Health

Having COVID May Increase Your Risk of Developing This Chronic Condition — Here’s How To Avoid It

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We know that having diabetes increases the risk of severe COVID symptoms — but now, research points to the reverse also being true: “There seems to be more likelihood of developing type 2 diabetes after having COVID, especially for those with risk factors like obesity and high blood pressure,” says Rita Rastogi Kalyani, MD, an associate professor of medicine at the Johns Hopkins School of Medicine. “There’s also evidence that COVID directly binds to beta cells in the pancreas, altering insulin production.”

Researchers are still studying the link, but inflammation caused by COVID is emerging as a top cause. Thankfully, whether you have diabetes, are among the one in three women considered prediabetic or want to ward off the condition, there are a few simple things you can do. These three small diet tweaks can steady your blood sugar and slash your risk of COVID complications by 90 percent — plus lower blood pressure, cholesterol, and more.

Eat more beans and nuts.

Filling your plate with beans (think black, kidney, and lima) reduces glucose and triglycerides (risk factors for diabetes) by as much as 60 percent, notes Joel Fuhrman, MD, author of The End of Diabetes (Buy from Amazon, $14.49). Just aim to consume a half cup of beans daily by adding them to soups, stews, and salads. And for a smart snack, consider walnuts: Crunching on seven a day stabilizes blood sugar enough to reduce diabetes risk by 47 percent. Credit goes to their vitamin E and oleic acid, which help muscles burn glucose. Not nuts for walnuts? Any nut will do, slashing diabetes risk and improving heart health, says Dr. Fuhrman. “One daily serving of nuts [about a quarter cup] is shown to cut the risk of heart attack by 40 percent — no other food can say that.”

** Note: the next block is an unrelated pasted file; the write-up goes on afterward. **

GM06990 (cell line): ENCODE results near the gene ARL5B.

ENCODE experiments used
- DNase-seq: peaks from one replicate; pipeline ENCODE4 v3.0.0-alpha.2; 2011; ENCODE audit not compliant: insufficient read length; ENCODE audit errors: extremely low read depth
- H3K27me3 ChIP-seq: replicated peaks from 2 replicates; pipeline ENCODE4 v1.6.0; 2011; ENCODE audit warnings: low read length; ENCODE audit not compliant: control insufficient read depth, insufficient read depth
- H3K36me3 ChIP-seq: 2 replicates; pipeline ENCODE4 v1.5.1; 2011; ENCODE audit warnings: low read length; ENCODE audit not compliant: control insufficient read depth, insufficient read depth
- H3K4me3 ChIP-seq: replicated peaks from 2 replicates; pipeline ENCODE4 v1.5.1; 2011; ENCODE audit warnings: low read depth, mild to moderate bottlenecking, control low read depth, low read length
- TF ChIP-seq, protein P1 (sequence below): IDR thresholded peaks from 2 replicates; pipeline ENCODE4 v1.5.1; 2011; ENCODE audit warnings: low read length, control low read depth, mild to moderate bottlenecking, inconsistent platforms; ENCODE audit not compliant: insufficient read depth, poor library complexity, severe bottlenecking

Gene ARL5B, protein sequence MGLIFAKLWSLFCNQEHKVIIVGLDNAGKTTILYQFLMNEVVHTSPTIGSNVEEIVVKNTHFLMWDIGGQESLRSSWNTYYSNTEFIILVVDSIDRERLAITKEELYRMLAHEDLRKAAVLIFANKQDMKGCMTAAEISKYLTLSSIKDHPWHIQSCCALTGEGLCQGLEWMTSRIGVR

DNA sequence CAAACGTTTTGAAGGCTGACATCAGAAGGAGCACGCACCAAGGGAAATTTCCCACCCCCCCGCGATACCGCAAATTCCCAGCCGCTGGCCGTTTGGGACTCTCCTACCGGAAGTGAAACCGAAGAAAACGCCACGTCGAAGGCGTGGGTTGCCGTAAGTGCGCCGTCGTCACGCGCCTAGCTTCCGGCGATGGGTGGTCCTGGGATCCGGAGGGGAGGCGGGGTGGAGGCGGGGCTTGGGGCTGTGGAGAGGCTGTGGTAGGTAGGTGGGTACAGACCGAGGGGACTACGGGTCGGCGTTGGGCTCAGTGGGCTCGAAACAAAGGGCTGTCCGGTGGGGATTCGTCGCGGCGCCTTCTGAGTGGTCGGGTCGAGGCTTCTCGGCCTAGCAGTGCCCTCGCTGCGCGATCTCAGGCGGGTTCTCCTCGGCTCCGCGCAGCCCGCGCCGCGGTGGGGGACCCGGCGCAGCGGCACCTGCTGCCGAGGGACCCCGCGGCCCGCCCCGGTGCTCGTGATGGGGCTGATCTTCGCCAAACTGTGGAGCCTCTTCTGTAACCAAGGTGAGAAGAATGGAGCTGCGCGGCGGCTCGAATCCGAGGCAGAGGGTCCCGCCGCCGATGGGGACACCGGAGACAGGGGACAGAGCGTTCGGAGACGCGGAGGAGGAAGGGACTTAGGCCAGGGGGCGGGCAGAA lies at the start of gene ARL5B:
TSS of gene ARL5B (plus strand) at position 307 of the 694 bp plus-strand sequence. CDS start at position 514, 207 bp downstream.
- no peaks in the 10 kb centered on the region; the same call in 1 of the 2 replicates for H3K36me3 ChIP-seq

Try ‘housewalking.’

Yes, exercise helps balance blood sugar, but it doesn’t have to be vigorous, says Dr. Kalyani. “Just being less sedentary — taking breaks from prolonged sitting — has huge benefits.” Indeed, simply walking around your home for about 30 minutes several days a week lowers the risk of diabetes by 68 percent by turning on enzymes that help the body use glucose more efficiently. Also smart: Aim to do three sessions of resistance training weekly. “The change in body composition due to aerobic exercise and moderate strength training has a huge impact,” says Dr. Kalyani. The reason? When you have more muscle, your body is better able to stabilize blood sugar, so diabetes risk plummets.

Take your water with a twist.

The risk of dehydration actually goes up in the winter because we’re not as thirsty when it’s cold outside, leading us to naturally drink less. That’s a problem since staying hydrated prevents the release of vasopressin, a hormone that prods the liver to produce extra glucose, raising blood sugar. The easy fix? Just sip a glass of water every three to four hours — a strategy French researchers say lowers the risk of high blood sugar by 32 percent and helps keep blood sugar steady when you do it daily. “I encourage my patients to drink water with a squeeze of lemon, just to make it more palatable,” says endocrinologist Mihail Zilbermint, MD. But you can have fun experimenting with other fruity add-ins you prefer, such as apple, pear, or pomegranate.

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This article originally appeared in our print magazine, First For Women.

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